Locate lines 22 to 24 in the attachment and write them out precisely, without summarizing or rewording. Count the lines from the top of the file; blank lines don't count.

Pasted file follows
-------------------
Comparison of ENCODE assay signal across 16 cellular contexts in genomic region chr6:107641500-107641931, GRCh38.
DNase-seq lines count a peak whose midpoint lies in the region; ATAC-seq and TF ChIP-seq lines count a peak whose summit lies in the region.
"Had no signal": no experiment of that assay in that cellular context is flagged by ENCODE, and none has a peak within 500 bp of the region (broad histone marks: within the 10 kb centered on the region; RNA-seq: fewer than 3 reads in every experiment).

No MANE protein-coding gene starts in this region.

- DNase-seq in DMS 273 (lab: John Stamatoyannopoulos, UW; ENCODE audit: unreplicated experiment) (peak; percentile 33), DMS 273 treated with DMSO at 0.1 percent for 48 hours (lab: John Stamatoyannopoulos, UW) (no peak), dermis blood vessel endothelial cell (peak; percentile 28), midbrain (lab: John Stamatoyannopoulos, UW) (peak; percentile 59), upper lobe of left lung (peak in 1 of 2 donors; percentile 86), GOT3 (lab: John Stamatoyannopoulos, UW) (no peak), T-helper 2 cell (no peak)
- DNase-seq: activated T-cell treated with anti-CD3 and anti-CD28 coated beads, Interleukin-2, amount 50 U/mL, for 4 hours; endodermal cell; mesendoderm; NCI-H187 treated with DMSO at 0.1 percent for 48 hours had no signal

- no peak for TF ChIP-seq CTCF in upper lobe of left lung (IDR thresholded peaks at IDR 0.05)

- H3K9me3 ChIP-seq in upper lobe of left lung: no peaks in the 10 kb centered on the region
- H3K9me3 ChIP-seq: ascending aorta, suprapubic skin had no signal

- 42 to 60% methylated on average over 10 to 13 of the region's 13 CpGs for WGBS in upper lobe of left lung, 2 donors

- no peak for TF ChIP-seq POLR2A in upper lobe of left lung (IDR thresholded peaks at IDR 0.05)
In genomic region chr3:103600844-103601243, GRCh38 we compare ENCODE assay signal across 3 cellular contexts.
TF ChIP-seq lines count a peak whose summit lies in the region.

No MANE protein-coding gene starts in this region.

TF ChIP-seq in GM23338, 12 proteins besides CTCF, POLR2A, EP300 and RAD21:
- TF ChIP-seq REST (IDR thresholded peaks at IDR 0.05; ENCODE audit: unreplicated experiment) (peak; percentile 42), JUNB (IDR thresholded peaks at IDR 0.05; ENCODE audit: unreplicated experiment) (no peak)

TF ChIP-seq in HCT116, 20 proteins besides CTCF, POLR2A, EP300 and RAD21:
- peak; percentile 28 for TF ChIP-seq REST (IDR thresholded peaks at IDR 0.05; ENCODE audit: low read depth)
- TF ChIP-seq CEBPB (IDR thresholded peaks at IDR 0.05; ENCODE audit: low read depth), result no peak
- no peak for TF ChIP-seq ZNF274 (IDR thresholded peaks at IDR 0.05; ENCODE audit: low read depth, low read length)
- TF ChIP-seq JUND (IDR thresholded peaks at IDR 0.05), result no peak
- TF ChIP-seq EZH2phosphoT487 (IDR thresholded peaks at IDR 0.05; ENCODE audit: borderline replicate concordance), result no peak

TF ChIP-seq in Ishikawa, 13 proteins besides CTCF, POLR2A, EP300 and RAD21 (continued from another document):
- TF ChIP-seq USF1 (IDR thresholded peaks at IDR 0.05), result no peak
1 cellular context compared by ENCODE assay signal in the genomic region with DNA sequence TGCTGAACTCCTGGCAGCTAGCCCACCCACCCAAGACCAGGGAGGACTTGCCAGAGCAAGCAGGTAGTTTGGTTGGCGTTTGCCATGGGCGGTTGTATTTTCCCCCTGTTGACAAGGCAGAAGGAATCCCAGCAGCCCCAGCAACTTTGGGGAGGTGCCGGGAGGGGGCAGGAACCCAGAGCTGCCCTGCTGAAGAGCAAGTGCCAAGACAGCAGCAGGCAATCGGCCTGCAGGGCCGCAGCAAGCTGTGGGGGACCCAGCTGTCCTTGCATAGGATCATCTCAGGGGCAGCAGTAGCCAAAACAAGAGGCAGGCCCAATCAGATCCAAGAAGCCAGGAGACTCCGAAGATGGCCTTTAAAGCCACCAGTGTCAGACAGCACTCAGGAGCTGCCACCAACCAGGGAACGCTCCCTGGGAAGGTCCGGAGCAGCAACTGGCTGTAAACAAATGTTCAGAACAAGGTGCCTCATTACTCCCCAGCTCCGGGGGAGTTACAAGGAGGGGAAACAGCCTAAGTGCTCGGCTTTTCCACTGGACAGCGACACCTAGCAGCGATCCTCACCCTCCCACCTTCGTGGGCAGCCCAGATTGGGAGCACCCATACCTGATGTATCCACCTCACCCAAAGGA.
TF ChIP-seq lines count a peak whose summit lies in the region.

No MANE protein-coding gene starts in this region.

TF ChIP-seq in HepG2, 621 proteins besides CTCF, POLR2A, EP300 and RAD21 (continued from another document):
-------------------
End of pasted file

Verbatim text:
- TF ChIP-seq EZH2phosphoT487 (IDR thresholded peaks at IDR 0.05; ENCODE audit: borderline replicate concordance), result no peak

TF ChIP-seq in Ishikawa, 13 proteins besides CTCF, POLR2A, EP300 and RAD21 (continued from another document):
- TF ChIP-seq USF1 (IDR thresholded peaks at IDR 0.05), result no peak